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Report Highlights: 

Agricultural biotechnology in Bangladesh is at a nascent stage of development with the National Biotechnology Policy, Bio-safety Guidelines, Bio-safety Framework, and several other documents adopted in the last five to six years. In spite of general political consensus in favor of biotechnology, the country still lacks administrative and regulatory systems for its adoption, which poses a barrier to export of U.S. agricultural commodities to Bangladesh. Other than a few research activities in public sector universities and institutions, investment in development of bioengineered agricultural products is virtually absent in Bangladesh. Though FAO, USAID and USDA are supporting the country’s biotechnology efforts, Bangladesh needs substantial donor assistance to build capacity, develop human resources and establish a science-based regulatory system for biotechnology development. 

Section I. Executive Summary: 

The Bangladeshi agricultural biotechnology sector is in a nascent stage of development, but the national government seeks to move forward with the adoption of biotechnology. The National Biotechnology Policy was approved in 2006, though the draft action plan for its implementation was finalized only very recently. Bangladesh’s Department of Environment (DOE) officially unveiled the “Biosafety Guidelines of Bangladesh” and the “National Biosafety Framework” in 2008. Bangladesh has signed and ratified the Cartagena Protocol on Biosafety, but a legal framework to implement the Protocol is not yet in place.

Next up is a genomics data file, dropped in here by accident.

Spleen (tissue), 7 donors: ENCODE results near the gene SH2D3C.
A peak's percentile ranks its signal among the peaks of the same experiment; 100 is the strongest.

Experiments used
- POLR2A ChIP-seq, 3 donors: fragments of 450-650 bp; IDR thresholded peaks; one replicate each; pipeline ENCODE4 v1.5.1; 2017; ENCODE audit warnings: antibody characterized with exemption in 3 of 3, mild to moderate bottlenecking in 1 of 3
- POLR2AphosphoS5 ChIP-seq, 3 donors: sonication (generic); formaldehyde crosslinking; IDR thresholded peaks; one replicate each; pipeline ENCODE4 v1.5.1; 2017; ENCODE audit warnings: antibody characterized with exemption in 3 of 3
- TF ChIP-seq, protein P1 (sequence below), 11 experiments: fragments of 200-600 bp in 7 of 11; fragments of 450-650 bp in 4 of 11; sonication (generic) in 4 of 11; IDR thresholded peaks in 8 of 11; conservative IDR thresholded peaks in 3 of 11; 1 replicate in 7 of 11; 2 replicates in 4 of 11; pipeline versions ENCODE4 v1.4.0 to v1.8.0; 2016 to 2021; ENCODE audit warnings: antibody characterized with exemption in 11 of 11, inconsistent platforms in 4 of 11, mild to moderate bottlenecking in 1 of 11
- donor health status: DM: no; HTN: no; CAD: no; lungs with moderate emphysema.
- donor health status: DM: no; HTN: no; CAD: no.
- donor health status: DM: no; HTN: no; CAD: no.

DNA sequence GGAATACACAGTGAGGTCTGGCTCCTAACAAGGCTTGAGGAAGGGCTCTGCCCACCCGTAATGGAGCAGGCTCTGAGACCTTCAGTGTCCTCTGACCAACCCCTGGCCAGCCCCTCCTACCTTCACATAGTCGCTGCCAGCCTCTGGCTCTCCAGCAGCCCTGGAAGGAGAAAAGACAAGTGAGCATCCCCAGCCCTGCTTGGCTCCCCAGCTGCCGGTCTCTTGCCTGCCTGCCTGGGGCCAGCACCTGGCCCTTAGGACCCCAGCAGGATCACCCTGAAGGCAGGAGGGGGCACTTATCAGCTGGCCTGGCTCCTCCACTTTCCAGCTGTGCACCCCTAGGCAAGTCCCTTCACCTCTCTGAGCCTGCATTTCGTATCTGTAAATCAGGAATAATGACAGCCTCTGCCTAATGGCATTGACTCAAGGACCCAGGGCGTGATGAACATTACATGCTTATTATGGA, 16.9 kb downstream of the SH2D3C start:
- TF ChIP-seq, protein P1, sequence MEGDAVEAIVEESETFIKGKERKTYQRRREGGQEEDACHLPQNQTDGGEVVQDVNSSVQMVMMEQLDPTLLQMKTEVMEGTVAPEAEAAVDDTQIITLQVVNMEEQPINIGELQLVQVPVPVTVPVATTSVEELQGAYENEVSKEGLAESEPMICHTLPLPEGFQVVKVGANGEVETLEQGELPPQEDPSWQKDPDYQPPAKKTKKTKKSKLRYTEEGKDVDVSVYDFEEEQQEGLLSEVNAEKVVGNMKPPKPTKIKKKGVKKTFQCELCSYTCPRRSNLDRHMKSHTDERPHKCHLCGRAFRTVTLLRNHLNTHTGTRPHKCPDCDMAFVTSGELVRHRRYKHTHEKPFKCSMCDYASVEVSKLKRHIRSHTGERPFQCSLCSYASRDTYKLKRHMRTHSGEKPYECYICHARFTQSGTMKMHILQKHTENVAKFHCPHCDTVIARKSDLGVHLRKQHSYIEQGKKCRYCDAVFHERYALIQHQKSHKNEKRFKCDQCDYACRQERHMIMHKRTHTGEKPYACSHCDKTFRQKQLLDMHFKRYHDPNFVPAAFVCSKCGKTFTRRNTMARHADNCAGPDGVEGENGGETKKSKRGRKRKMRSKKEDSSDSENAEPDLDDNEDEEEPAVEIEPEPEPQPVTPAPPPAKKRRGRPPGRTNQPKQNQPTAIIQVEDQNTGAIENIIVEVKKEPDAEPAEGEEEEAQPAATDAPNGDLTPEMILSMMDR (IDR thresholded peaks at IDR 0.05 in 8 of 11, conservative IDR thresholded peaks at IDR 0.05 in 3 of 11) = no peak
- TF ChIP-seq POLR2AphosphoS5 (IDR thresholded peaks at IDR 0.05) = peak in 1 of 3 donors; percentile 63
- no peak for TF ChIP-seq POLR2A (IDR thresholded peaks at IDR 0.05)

Government funding for biotechnology research in Bangladesh is minuscule and there is no organized effort for implementation of either biotech policies or scientists’ recommendations. However, in 2010 the National Institute of Biotechnology (NIB) was legally authorized to act as the focal point of biotechnological research in Bangladesh. 

The draft Biosafety Rules of Bangladesh 2010 are currently under further review based on comments received after it was posted in the Ministry of Environment website. In the absence of a concrete biotech regulatory system, Bangladesh officially does not allow import of bio-engineered agricultural products for commercial use, which has posed a barrier to the export of U.S. agricultural commodities to Bangladesh. The lack of effective intellectual property rights legislation is also an impediment to the development of the biotechnology sector. There is general recognition within Bangladesh’s scientific and policy community that biotechnology offers a tool to provide food security to the country’s growing population. Bangladesh needs bilateral and multilateral assistance in order to build capacity and to develop human resources to support and implement the biotechnology policy and guidelines, and to establish a transparent and science-based regulatory system.